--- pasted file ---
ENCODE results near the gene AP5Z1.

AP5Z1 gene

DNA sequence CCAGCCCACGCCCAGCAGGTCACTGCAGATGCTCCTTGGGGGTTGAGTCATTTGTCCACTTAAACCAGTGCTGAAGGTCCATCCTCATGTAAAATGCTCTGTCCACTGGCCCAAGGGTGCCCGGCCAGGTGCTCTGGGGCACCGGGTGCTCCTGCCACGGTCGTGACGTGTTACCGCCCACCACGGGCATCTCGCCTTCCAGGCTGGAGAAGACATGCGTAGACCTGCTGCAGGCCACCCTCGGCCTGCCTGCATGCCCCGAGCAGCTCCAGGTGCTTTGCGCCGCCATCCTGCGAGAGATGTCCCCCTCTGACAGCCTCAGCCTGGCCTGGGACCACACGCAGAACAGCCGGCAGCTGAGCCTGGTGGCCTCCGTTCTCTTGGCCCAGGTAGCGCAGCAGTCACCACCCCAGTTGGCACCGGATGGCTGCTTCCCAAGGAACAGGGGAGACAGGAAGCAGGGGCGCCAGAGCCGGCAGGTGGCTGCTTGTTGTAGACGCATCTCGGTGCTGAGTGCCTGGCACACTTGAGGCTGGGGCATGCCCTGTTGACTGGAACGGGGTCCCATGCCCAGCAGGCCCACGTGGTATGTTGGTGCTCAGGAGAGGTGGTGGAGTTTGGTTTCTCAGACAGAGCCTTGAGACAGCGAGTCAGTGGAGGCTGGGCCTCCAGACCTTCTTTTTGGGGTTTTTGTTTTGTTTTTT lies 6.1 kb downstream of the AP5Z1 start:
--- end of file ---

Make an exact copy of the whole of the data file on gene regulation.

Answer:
ENCODE results near the gene AP5Z1.

AP5Z1 gene

DNA sequence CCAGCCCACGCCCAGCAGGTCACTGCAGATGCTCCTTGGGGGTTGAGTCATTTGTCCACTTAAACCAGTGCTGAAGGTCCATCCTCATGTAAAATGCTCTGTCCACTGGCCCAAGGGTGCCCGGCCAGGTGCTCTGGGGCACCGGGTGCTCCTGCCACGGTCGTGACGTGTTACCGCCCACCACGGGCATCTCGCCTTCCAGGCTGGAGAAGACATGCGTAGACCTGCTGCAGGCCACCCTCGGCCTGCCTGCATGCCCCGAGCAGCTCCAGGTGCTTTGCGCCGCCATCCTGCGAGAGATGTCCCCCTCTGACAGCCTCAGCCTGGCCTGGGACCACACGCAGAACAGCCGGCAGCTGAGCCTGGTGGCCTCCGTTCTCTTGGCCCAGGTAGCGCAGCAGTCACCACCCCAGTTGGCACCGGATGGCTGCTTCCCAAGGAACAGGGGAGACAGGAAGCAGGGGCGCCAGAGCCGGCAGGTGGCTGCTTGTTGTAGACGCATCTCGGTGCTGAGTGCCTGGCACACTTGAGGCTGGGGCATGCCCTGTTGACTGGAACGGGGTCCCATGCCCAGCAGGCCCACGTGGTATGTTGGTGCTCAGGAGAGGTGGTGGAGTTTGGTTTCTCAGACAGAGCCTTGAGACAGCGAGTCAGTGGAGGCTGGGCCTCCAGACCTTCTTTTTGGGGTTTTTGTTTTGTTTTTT lies 6.1 kb downstream of the AP5Z1 start: